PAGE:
hbase-user mailing list archives

Site index · List index
Message view « Date » · « Thread »
Top « Date » · « Thread »
From Jean-Daniel Cryans <jdcry...@apache.org>
Subject Re: Additional disk space required for Hbase compactions..
Date Tue, 18 May 2010 17:27:42 GMT
The equivalent of HBase minor compactions would be Bigtable's merging
compaction (minus the part where it also reads from memtable).

About your space problem, the recommended practice is to keep your
system with at least 20% free disk space else you can run into all
sorts of problems.

J-D

On Tue, May 18, 2010 at 4:06 AM, TuX RaceR <tuxracer69@gmail.com> wrote:
> Thank you Jonathan for raising the Jira and attaching a patch
>
> I was looking for more info on how major compactions and minor compactions
> work and google found me this page:
>
> http://wiki.apache.org/hadoop/Hbase/HbaseArchitecture
>
> After reading the wiki page and Google Bigtable paper, it seems to me that
> there is a difference between Google 'minor compactions' andHbase 'minor
> compactions'.
>
> In google, a minor compaction is (from the paper):
> "5.4 Compactions
> As write operations execute, the size of the memtable increases. When the
> memtable size reaches a threshold, the memtable is frozen, a new memtable is
> created, and the frozen memtable is converted to an SSTable and written to
> GFS. This minor compaction process has two goals:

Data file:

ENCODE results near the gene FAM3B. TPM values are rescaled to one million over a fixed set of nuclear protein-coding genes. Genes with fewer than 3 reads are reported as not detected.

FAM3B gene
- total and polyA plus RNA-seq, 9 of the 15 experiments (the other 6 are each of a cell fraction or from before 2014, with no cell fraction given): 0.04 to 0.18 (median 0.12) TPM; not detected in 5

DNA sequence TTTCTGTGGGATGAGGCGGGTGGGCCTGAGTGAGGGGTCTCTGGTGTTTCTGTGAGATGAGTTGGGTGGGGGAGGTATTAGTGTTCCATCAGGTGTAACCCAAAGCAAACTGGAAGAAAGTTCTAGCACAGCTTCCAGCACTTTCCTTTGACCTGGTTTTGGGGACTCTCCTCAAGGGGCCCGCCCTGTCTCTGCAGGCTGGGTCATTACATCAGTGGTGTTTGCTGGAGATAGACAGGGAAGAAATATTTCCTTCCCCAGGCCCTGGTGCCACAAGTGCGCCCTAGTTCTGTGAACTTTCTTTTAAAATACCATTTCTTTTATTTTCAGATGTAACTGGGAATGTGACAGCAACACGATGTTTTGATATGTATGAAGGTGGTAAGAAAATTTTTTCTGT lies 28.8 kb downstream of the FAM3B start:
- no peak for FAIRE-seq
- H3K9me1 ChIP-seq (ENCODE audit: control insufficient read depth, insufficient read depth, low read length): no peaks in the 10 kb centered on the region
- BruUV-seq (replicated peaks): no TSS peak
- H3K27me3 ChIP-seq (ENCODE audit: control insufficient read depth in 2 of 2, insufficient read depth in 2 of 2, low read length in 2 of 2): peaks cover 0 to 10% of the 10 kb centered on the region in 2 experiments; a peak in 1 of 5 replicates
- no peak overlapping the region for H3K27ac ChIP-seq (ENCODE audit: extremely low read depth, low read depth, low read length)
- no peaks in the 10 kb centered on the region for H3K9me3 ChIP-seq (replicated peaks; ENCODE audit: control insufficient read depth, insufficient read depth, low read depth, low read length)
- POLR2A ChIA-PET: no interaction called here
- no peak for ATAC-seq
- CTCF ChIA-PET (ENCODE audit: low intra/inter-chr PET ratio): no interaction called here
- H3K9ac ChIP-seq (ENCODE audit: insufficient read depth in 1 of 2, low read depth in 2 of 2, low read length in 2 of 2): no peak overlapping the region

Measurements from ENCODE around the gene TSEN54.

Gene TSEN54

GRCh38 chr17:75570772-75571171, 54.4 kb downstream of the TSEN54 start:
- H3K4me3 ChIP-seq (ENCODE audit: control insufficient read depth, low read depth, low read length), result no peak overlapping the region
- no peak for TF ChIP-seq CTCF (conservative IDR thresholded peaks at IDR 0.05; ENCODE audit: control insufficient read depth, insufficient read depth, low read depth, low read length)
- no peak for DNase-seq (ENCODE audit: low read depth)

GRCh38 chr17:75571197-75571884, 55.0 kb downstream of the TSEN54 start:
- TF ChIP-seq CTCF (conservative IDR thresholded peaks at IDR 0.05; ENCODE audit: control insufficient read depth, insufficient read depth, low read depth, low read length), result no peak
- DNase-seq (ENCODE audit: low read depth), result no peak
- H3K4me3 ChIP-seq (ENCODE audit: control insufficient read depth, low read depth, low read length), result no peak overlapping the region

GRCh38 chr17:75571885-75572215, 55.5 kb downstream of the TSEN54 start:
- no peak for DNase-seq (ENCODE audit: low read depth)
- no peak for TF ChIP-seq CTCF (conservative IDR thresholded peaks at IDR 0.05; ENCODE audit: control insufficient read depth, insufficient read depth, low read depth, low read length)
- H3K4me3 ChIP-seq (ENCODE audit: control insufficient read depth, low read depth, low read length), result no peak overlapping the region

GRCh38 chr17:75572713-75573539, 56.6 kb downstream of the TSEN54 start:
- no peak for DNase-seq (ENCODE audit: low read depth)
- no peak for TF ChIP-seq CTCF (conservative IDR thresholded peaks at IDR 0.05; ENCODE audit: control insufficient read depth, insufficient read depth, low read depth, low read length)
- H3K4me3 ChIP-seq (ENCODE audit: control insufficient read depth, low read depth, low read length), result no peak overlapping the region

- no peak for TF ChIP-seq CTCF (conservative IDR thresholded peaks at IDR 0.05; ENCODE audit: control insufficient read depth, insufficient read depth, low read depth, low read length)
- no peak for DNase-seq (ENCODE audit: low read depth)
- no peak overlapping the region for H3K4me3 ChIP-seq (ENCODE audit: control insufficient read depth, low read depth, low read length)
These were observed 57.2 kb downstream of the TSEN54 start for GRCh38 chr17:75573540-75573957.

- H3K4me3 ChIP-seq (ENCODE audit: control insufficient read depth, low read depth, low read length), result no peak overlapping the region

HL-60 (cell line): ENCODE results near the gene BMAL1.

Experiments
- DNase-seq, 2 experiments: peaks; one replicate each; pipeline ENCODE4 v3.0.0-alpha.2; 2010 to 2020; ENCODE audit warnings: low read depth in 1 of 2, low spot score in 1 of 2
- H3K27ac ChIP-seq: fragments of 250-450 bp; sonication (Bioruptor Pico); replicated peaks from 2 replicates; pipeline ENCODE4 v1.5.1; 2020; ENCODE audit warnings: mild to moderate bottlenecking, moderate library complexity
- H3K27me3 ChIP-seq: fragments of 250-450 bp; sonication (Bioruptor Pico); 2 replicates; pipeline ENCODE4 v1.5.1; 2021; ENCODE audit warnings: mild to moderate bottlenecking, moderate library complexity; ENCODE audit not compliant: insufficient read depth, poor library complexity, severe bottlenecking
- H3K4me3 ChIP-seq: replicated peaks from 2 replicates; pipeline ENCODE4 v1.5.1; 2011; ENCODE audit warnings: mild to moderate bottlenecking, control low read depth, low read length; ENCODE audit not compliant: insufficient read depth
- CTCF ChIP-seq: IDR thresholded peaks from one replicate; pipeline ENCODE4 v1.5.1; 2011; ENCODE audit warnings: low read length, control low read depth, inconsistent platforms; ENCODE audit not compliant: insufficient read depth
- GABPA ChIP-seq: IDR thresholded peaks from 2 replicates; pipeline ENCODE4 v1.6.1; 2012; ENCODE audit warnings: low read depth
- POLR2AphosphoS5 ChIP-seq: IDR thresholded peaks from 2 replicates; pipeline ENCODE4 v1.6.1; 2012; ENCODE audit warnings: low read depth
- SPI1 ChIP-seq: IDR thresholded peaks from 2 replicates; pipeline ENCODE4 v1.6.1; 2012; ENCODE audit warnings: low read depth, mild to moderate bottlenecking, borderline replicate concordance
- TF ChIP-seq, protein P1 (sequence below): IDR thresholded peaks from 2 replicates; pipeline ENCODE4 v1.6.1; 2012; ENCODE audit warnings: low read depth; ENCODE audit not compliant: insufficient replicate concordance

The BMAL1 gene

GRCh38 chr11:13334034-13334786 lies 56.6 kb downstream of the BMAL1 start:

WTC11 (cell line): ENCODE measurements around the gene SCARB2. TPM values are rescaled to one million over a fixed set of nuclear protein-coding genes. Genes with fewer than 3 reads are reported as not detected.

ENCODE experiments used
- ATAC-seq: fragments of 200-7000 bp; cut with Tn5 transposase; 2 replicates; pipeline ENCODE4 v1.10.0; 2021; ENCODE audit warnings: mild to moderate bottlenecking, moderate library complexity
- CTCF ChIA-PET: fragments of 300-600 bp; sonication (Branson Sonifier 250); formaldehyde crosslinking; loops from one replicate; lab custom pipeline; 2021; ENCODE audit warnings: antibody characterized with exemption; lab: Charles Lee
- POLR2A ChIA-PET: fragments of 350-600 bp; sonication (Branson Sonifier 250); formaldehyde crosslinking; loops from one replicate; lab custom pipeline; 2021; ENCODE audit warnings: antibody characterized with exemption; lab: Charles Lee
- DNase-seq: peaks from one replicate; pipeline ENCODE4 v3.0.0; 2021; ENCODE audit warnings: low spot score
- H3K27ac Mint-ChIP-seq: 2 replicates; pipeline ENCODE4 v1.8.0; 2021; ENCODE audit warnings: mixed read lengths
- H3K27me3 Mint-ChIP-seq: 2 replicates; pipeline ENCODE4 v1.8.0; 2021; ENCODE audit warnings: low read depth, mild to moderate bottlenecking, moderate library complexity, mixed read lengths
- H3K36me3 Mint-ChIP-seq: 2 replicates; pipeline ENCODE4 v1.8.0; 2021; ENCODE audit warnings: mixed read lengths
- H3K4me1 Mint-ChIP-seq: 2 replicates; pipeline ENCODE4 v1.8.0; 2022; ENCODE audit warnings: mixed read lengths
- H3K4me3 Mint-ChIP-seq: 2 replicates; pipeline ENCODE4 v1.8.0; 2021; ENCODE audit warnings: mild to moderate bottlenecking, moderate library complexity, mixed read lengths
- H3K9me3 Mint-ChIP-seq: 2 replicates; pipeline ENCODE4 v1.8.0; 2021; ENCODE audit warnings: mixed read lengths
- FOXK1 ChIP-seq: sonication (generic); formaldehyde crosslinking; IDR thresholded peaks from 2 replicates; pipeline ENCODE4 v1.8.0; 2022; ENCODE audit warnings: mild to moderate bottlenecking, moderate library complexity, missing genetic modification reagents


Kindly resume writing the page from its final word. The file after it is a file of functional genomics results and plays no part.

> it shrinks the memory usage of the tablet server, and it reduces the amount
> of data that has to be read from the commit log during recovery if this
> server dies. Incoming read and write operations can continue while
> compactions occur.
> Every minor compaction creates a new SSTable. If this behavior continued
> unchecked, read operations might need to merge updates from an arbitrary
> number of SSTables."
>
> On the other hand the Hbase wiki:
> "Compactions: When the number of MapFiles exceeds a configurable threshold,
> a minor compaction is performed which consolidates the most recently written
> MapFiles."
>
> So it seems that:
> 1) google minor compactions are equivalent to Hbase cache flushes
> 2) google major compactions are equivalent to Hbase major compactions
> 3) there is no equivalent of Hbase minor compactions in the google design.
>
> can somebody confirm this?
> As in my case my data is almost immutable (i.e I do not have a lot of space
> to claim for deleted rows as there are few of them) , I am wondering if the
> compactions do not more harm than good.
>
> Thanks
> TuX
>
>
>
> On 17/05/10 23:12, Jonathan Gray wrote:
>>
>> No there isn't.
>>
>> I just opened a JIRA to make it so it can be set to 0 to disable.
>>
>> https://issues.apache.org/jira/browse/HBASE-2559
>>
>> Will put up a patch for trunk/0.21.
>>
>> JG
>>
>>
>>>
>>> -----Original Message-----
>>> From: TuX RaceR [mailto:tuxracer69@gmail.com]
>>> Sent: Monday, May 17, 2010 1:47 PM
>>> To: hbase-user@hadoop.apache.org
>>> Subject: Re: Additional disk space required for Hbase compactions..
>>>
>>> Hello List,
>>>
>>>
>>> On 17/05/10 20:26, Jonathan Gray wrote:
>>>
>>>>
>>>>   Same with major compactions (you would definitely need to turn them
>>>>
>>>
>>> off and control them manually if you need them at all).
>>>
>>>>
>>>>
>>>
>>> How would you turn the major compaction off?
>>> The only major compaction related parameter is this one:
>>>
>>> <property>
>>> <name>hbase.hregion.majorcompaction</name>
>>> <value>86400000</value>
>>> <description>The time (in miliseconds) between 'major' compactions of
>>> all
>>>      HStoreFiles in a region.  Default: 1 day.
>>> </description>
>>> </property>
>>>
>>> Is there a cleaner way to turn it off than putting a ridiculously large
>>> value?
>>>
>>> Thanks
>>> TuX
>>>
>
>

Mime
View raw message